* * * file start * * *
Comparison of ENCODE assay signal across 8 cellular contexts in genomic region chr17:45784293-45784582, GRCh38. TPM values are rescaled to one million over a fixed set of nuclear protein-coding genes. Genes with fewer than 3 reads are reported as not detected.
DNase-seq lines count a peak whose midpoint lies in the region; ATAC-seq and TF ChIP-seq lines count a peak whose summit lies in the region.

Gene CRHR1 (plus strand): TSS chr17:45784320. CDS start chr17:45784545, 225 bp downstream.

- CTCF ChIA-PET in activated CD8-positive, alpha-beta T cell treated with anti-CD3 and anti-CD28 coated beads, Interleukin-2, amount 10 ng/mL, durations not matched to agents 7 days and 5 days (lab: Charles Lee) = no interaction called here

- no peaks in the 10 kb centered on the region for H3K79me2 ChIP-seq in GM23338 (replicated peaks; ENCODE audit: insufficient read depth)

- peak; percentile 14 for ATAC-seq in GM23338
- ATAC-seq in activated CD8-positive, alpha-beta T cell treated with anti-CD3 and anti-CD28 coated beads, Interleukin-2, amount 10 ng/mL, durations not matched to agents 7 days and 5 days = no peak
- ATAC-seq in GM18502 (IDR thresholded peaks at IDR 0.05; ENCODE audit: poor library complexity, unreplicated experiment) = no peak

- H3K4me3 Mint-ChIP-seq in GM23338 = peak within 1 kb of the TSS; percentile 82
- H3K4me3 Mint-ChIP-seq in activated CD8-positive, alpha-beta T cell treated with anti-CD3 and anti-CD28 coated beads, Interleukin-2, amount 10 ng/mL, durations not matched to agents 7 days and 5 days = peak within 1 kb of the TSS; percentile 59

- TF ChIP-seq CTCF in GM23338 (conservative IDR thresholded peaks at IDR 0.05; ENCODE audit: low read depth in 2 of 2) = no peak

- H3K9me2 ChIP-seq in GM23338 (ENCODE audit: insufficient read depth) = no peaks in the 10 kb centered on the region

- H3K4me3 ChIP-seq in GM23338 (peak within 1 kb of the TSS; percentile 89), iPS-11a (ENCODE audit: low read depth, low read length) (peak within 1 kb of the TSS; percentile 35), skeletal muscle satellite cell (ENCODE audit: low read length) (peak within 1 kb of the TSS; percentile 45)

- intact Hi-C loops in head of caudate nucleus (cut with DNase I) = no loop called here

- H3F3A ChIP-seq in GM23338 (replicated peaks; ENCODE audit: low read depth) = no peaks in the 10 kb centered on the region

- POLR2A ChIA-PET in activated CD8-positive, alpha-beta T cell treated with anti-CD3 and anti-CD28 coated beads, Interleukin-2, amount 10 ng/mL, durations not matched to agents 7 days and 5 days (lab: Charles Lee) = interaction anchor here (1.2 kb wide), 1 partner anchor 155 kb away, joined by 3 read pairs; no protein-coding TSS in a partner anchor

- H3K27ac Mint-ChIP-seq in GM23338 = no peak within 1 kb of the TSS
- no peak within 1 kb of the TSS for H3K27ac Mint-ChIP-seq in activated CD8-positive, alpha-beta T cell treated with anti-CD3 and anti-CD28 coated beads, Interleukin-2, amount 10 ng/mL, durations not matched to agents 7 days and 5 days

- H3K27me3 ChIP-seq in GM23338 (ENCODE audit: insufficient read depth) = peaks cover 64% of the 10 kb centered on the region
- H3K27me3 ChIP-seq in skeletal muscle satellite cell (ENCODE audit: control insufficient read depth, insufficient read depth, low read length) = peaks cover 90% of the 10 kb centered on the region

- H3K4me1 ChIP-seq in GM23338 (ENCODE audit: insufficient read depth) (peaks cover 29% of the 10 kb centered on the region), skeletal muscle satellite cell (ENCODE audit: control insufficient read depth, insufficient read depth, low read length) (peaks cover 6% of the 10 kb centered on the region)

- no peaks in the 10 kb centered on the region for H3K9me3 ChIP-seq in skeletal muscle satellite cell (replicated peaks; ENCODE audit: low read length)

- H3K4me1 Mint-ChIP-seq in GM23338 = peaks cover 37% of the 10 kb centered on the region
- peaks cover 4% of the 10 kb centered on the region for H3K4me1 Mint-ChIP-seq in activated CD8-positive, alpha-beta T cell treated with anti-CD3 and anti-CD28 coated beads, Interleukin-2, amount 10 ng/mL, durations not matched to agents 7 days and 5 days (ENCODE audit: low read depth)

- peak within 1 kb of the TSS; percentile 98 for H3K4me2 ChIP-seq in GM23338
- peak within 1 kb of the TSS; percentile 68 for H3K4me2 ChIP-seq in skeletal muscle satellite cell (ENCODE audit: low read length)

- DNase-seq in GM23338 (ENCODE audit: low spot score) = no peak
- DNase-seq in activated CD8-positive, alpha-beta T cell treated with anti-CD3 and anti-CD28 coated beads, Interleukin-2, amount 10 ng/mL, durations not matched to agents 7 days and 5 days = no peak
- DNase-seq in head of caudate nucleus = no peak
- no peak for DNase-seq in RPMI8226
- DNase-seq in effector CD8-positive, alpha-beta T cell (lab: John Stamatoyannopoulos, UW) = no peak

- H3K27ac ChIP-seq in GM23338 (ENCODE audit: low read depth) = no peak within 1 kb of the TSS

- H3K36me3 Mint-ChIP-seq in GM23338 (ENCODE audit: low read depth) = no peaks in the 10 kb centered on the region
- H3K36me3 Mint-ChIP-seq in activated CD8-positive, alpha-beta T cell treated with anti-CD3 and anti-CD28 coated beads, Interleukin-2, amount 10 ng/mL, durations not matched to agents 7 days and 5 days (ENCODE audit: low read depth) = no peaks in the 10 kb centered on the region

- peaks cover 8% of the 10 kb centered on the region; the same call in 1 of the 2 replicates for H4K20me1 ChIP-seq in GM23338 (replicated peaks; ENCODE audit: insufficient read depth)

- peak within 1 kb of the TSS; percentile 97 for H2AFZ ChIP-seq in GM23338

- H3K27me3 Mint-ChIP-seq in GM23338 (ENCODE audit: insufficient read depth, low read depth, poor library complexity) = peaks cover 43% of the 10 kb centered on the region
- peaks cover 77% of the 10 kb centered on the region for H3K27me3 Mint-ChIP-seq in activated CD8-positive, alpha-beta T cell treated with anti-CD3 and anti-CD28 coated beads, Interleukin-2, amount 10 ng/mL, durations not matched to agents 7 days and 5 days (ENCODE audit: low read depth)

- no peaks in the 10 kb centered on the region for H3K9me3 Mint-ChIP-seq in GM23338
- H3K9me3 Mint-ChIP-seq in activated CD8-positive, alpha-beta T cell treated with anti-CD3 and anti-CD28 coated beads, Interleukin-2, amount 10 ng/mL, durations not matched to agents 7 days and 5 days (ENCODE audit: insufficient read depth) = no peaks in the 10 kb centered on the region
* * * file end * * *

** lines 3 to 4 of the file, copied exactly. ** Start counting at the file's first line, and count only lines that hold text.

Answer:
Gene CRHR1 (plus strand): TSS chr17:45784320. CDS start chr17:45784545, 225 bp downstream.

- CTCF ChIA-PET in activated CD8-positive, alpha-beta T cell treated with anti-CD3 and anti-CD28 coated beads, Interleukin-2, amount 10 ng/mL, durations not matched to agents 7 days and 5 days (lab: Charles Lee) = no interaction called here